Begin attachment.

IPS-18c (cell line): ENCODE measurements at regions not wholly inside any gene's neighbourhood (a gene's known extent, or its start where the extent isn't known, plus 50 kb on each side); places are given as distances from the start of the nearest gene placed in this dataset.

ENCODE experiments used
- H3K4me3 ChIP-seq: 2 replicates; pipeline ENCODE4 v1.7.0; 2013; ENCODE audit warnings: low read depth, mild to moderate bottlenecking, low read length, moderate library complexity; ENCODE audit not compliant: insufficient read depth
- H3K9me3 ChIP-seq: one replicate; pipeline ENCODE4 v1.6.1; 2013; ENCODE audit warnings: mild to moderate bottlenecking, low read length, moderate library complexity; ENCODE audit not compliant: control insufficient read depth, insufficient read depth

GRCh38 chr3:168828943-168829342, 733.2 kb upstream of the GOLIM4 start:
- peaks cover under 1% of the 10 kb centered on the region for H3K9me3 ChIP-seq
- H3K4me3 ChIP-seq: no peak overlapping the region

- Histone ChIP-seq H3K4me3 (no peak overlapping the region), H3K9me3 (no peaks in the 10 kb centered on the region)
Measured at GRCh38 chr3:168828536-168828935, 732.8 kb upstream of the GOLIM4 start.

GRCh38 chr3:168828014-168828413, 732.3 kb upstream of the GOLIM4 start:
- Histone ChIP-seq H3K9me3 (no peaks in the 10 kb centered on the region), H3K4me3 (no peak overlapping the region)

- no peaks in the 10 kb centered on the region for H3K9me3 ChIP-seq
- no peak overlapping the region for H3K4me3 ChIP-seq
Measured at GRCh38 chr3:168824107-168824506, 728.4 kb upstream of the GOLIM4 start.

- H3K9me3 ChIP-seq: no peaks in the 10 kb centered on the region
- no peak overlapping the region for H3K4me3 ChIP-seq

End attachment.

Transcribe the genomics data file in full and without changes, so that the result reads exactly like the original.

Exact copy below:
IPS-18c (cell line): ENCODE measurements at regions not wholly inside any gene's neighbourhood (a gene's known extent, or its start where the extent isn't known, plus 50 kb on each side); places are given as distances from the start of the nearest gene placed in this dataset.

ENCODE experiments used
- H3K4me3 ChIP-seq: 2 replicates; pipeline ENCODE4 v1.7.0; 2013; ENCODE audit warnings: low read depth, mild to moderate bottlenecking, low read length, moderate library complexity; ENCODE audit not compliant: insufficient read depth
- H3K9me3 ChIP-seq: one replicate; pipeline ENCODE4 v1.6.1; 2013; ENCODE audit warnings: mild to moderate bottlenecking, low read length, moderate library complexity; ENCODE audit not compliant: control insufficient read depth, insufficient read depth

GRCh38 chr3:168828943-168829342, 733.2 kb upstream of the GOLIM4 start:
- peaks cover under 1% of the 10 kb centered on the region for H3K9me3 ChIP-seq
- H3K4me3 ChIP-seq: no peak overlapping the region

- Histone ChIP-seq H3K4me3 (no peak overlapping the region), H3K9me3 (no peaks in the 10 kb centered on the region)
Measured at GRCh38 chr3:168828536-168828935, 732.8 kb upstream of the GOLIM4 start.

GRCh38 chr3:168828014-168828413, 732.3 kb upstream of the GOLIM4 start:
- Histone ChIP-seq H3K9me3 (no peaks in the 10 kb centered on the region), H3K4me3 (no peak overlapping the region)

- no peaks in the 10 kb centered on the region for H3K9me3 ChIP-seq
- no peak overlapping the region for H3K4me3 ChIP-seq
Measured at GRCh38 chr3:168824107-168824506, 728.4 kb upstream of the GOLIM4 start.

- H3K9me3 ChIP-seq: no peaks in the 10 kb centered on the region
- no peak overlapping the region for H3K4me3 ChIP-seq